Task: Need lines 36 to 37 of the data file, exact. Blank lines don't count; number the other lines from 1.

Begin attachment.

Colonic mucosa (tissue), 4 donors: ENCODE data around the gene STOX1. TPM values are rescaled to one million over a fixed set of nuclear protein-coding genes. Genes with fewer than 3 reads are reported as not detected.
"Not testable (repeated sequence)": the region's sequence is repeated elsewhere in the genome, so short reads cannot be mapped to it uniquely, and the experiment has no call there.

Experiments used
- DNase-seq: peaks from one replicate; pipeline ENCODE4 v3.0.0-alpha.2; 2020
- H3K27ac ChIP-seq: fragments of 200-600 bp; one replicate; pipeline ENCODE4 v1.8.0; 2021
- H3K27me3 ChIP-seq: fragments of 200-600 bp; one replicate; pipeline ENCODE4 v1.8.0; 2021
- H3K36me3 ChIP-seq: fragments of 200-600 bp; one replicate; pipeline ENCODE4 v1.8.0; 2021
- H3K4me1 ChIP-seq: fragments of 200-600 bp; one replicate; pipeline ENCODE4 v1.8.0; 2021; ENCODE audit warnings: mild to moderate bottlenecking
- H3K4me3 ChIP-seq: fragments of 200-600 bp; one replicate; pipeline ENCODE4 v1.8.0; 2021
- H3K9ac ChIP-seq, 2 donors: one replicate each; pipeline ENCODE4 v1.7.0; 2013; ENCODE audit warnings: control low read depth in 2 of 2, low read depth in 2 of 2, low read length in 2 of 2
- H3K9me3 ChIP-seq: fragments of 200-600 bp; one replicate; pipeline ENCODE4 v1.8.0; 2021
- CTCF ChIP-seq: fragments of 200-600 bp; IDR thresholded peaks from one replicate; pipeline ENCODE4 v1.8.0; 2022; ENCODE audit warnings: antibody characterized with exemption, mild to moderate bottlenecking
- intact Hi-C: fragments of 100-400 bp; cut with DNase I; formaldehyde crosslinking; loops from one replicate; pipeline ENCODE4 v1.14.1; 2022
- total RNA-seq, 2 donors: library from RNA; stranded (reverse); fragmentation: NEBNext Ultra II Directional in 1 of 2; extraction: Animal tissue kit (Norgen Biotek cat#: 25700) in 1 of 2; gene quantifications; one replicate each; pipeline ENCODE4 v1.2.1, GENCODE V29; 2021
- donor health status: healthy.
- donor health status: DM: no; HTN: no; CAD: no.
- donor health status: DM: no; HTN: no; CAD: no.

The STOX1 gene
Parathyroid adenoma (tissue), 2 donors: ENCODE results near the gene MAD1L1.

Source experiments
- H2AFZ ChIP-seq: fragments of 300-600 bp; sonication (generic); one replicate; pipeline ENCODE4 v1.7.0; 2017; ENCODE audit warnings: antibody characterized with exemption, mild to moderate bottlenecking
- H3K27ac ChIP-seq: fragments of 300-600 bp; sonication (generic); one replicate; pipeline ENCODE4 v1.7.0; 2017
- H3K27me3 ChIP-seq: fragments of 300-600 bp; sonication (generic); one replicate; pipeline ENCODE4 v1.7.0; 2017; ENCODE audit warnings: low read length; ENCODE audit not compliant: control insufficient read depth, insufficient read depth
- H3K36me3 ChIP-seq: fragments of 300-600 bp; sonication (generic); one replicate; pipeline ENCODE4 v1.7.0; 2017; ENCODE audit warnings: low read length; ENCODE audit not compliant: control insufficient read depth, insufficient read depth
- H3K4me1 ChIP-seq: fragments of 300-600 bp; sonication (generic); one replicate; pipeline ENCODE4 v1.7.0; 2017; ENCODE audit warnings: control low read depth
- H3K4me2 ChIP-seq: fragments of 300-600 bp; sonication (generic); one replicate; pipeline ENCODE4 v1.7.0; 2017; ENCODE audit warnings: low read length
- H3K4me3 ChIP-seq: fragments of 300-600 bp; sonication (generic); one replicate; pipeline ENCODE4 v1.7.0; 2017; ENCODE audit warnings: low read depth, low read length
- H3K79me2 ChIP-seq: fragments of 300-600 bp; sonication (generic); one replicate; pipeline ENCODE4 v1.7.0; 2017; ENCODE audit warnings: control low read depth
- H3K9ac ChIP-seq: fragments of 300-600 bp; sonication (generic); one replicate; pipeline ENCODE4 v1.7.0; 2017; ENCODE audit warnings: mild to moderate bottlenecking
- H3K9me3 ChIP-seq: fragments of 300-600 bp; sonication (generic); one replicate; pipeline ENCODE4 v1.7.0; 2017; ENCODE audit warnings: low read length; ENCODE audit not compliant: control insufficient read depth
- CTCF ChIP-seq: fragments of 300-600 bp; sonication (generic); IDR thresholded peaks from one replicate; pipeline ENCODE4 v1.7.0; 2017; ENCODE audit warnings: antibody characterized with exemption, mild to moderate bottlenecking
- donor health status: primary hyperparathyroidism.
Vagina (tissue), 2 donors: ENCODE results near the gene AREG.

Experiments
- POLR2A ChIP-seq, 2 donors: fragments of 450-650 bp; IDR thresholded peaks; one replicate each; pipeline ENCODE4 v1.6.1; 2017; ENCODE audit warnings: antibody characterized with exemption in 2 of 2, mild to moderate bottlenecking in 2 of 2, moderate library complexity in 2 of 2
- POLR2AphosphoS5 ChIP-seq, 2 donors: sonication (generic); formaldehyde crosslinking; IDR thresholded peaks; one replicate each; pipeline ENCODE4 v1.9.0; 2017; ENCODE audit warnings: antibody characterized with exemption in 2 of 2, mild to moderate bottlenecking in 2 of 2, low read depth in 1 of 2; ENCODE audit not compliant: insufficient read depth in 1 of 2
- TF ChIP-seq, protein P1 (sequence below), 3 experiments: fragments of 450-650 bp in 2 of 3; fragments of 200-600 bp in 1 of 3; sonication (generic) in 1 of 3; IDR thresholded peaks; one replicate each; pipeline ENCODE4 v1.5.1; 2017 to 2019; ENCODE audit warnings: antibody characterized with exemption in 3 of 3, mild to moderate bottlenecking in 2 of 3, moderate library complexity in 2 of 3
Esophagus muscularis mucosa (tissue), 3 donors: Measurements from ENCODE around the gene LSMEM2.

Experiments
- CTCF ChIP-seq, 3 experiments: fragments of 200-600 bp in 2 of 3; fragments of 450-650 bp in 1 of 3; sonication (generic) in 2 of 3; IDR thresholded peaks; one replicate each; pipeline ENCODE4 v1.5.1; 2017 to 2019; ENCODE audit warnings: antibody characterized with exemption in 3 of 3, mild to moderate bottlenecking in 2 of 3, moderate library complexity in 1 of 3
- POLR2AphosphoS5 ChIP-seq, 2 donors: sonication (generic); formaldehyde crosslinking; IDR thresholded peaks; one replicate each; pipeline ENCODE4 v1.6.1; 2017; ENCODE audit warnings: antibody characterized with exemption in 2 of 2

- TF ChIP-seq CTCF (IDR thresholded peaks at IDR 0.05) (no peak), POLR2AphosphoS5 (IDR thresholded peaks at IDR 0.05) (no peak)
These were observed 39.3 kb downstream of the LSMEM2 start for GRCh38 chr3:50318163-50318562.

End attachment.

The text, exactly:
- POLR2AphosphoS5 ChIP-seq, 2 donors: sonication (generic); formaldehyde crosslinking; IDR thresholded peaks; one replicate each; pipeline ENCODE4 v1.9.0; 2017; ENCODE audit warnings: antibody characterized with exemption in 2 of 2, mild to moderate bottlenecking in 2 of 2, low read depth in 1 of 2; ENCODE audit not compliant: insufficient read depth in 1 of 2
- TF ChIP-seq, protein P1 (sequence below), 3 experiments: fragments of 450-650 bp in 2 of 3; fragments of 200-600 bp in 1 of 3; sonication (generic) in 1 of 3; IDR thresholded peaks; one replicate each; pipeline ENCODE4 v1.5.1; 2017 to 2019; ENCODE audit warnings: antibody characterized with exemption in 3 of 3, mild to moderate bottlenecking in 2 of 3, moderate library complexity in 2 of 3